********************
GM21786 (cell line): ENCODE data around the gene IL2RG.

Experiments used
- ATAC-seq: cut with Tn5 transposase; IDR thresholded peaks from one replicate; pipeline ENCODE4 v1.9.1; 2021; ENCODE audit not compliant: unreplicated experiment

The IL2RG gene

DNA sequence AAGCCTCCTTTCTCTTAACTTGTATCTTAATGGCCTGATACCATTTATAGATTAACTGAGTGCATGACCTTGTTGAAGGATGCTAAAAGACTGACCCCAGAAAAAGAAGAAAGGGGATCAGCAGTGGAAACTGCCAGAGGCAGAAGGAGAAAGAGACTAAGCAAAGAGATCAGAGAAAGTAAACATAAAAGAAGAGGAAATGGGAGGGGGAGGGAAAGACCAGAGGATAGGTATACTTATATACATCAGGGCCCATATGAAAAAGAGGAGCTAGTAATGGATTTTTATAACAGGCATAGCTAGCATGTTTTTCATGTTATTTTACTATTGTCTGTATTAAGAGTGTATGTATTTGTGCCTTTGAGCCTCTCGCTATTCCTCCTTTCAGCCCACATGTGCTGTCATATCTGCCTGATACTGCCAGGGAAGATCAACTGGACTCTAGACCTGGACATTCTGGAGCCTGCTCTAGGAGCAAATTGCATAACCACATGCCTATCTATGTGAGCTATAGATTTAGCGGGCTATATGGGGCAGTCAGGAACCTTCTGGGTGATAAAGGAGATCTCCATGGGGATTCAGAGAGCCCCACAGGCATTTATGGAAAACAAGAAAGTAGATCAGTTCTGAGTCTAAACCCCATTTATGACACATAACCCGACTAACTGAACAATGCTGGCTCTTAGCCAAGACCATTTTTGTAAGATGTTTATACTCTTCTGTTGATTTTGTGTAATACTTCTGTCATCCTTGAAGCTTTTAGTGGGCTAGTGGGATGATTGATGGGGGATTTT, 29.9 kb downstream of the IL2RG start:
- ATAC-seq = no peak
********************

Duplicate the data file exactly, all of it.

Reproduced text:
GM21786 (cell line): ENCODE data around the gene IL2RG.

Experiments used
- ATAC-seq: cut with Tn5 transposase; IDR thresholded peaks from one replicate; pipeline ENCODE4 v1.9.1; 2021; ENCODE audit not compliant: unreplicated experiment

The IL2RG gene

DNA sequence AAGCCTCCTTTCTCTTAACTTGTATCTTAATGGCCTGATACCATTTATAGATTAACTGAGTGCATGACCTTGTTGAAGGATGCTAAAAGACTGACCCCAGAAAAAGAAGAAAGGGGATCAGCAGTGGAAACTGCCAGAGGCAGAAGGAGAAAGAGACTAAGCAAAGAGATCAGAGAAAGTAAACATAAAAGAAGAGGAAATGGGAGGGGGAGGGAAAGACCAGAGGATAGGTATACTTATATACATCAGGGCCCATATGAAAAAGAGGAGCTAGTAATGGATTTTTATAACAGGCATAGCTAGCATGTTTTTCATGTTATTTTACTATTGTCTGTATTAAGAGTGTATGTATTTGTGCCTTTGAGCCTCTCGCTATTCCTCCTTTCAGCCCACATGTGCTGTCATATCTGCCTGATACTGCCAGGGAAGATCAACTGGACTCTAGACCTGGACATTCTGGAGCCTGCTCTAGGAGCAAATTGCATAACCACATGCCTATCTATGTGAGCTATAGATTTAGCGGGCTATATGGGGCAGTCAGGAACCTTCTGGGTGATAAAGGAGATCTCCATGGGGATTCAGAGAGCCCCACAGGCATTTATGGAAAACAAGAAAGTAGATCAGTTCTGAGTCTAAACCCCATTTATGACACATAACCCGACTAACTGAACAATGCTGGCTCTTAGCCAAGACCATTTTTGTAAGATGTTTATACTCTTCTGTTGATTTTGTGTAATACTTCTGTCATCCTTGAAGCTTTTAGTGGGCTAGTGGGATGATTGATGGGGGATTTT, 29.9 kb downstream of the IL2RG start:
- ATAC-seq = no peak